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Local businesses send reopening letter

Protest against emergency orders took place Friday

A group of about 20 protesters waved signs in front of the State Building in Wailuku on Friday at about 12:30 p.m. KEVIN J. OLSON photos

Opposition to the coronavirus emergency orders are beginning to go public with a protest of about 20 people in front of the State Building in Wailuku and a letter from well-known local business leaders asking Maui County Mayor Michael Victorino to start opening up the economy.

“If we act now and put together an aggressive plan to restart the Maui economy as well as minimize health risks, then businesses can begin the process of contracting vendors, employees, customers and preparing to smoothly transition and reopen,” the letter to Victorino dated Thursday said. “We are facing an economic meltdown due to the shutdown.”

Byron and Kimberly Brown, owners of Akamai Coffee Co., are the main forces behind the letter but other business leaders signing on the letter included Bev Gannon of Haliimaile General Store and Bev Gannon Restaurants; Aaron Placourakis, owner of Nick’s Fish Market, Sorento’s, Koho’s Bar & Grill and Manoli’s Pizzeria; and Janis and Tom Fairbanks and Shelly Harris of Old Wailuku Inn.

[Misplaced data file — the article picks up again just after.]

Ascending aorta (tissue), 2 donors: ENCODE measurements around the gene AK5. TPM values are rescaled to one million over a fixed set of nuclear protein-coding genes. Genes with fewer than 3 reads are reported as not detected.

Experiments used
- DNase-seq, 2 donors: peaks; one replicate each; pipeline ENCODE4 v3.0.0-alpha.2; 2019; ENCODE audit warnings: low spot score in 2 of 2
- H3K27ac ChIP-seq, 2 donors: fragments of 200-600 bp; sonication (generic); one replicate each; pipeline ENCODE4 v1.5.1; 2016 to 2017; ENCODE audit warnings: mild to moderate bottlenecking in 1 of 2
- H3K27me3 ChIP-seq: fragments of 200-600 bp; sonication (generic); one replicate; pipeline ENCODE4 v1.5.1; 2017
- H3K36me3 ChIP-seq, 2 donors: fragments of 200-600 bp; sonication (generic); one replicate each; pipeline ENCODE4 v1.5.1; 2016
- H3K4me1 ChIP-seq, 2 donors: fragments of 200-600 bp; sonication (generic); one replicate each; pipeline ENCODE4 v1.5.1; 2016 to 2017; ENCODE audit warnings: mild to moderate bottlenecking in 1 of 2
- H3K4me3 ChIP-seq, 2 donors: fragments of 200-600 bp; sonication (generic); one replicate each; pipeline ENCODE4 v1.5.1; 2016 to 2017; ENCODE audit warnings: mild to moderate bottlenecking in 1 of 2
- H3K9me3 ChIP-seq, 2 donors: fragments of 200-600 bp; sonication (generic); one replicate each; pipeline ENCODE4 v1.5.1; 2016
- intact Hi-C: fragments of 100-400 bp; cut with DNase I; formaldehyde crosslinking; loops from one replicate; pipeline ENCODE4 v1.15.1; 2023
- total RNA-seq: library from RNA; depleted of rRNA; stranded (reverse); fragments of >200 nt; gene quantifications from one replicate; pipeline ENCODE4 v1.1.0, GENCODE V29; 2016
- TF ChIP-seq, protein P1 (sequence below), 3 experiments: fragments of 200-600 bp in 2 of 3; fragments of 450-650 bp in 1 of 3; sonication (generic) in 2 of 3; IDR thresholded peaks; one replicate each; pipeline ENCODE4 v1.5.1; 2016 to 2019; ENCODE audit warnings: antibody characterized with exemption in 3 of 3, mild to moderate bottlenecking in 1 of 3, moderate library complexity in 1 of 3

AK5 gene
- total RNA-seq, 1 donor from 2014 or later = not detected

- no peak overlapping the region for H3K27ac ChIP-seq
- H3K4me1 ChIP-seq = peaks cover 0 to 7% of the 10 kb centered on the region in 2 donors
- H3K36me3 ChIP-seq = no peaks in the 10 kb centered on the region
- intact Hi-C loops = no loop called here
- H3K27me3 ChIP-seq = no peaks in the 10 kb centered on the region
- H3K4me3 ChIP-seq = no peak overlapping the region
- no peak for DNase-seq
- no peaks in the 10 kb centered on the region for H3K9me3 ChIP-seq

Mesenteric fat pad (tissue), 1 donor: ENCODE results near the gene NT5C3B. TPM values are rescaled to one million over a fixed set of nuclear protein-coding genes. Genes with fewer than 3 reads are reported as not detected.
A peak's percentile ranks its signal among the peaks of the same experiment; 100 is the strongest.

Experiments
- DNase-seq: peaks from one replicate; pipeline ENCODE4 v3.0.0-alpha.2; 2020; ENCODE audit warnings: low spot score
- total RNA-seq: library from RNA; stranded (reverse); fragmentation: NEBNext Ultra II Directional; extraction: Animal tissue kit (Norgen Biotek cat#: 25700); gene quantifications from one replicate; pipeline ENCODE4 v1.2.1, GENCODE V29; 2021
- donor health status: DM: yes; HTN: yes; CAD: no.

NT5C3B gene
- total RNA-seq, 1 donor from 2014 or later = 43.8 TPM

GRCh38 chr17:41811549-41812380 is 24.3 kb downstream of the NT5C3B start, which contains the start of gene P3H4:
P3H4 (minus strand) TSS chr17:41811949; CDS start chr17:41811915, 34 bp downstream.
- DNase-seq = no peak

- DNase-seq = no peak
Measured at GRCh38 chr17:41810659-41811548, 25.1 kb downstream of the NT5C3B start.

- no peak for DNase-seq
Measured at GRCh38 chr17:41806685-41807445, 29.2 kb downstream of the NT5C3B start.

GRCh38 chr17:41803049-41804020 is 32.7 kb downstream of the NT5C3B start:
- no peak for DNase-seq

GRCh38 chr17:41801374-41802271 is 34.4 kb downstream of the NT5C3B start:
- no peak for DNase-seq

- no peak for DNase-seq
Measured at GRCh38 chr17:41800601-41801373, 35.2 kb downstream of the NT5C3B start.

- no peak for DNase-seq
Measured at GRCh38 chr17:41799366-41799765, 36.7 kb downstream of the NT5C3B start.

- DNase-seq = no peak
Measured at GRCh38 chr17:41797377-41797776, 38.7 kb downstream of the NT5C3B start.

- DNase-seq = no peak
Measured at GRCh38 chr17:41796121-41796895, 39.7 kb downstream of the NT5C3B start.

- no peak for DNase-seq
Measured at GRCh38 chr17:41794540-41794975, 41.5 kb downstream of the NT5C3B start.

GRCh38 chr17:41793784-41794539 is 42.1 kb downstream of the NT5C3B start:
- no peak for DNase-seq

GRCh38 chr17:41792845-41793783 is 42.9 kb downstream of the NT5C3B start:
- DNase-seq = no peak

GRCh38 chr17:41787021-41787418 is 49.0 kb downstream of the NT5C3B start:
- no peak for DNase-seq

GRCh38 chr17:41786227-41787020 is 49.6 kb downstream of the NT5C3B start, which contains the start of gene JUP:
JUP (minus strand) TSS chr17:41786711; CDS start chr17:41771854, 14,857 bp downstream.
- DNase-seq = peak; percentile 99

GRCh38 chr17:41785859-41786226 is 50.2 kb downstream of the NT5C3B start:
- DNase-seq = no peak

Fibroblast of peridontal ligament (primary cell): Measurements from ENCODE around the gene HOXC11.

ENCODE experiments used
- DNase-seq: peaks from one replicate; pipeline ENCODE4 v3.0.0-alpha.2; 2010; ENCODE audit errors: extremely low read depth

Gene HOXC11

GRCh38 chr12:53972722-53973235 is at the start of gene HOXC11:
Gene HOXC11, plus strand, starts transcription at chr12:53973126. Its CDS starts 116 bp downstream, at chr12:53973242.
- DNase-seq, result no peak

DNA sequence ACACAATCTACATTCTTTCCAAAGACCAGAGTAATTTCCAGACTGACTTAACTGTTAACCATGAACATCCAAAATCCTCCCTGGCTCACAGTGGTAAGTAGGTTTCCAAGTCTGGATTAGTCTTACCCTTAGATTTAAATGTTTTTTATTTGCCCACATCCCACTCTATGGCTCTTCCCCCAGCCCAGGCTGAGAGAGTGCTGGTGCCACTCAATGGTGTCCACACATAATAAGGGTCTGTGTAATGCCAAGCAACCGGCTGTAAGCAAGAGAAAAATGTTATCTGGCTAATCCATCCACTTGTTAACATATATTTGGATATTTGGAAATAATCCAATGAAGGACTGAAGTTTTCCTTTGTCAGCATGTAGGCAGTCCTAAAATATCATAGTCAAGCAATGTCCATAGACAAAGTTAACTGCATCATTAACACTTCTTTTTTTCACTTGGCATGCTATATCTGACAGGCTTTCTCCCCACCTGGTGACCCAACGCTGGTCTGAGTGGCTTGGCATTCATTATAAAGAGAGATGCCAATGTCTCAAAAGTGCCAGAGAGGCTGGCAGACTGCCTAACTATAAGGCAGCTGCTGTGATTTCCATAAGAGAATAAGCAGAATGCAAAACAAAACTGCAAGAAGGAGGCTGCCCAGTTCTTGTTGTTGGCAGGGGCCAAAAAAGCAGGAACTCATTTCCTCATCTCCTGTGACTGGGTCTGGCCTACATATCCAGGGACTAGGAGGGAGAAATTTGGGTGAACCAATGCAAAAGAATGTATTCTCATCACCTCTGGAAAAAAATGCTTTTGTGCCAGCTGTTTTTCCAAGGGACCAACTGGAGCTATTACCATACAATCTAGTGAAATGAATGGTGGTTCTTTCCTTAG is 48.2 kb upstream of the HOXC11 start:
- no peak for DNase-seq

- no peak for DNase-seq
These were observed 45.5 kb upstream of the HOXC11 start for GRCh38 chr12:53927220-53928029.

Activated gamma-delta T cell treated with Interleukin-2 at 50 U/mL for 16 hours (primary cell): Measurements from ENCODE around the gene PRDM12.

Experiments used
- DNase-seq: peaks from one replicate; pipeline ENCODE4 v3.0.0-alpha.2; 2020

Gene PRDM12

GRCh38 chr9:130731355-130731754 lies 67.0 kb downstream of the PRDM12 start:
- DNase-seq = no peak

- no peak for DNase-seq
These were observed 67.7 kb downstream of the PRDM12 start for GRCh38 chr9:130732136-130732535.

The letter notes the reduction in coronavirus cases since the outbreak was identified in March and thanked the mayor’s administration for “its hard work and leadership to protect our community during the crisis.”

“But is has become clear that the status quo is not economically or socially sustainable, even in the short term,” the letter said. “The stress of economic devastation and curtailed civil liberties could one day soon become untenable.”

Signs protested the stay-at-home emergency orders imposed by Gov. David Ige and Maui County Mayor Michael Victorino.

Byron Brown said Monday that he has made two calls to Victorino’s Chief of Staff Tyson Miyake and is awaiting a return call about the letter. He emphasized that local businesses can be reopened while maintaining public safety.

He also made the point that large Big Box stores remain open, as essential businesses, and their revenues leave the island, unlike local businesses, and that large numbers of customers funnel through those stores, creating potential health issues.

“We kind of have to begin something,” he said, noting that “it’s not going to be immediately great” without tourism. “We are going to be at 30 percent max” but local businesses “need a shot.”

Regarding the protest Friday, about 20 people gathered in front of the State Building to express their opposition to the emergency orders. Signs read “I Do Not Consent To This Lockdown: Demand Full Disclosure,” “Open All Of Maui Now,” and “Re-open Maui, Small Businesses, Jobs, Churches.”

* Lee Imada can be reached at leeimada@mauinews.com.

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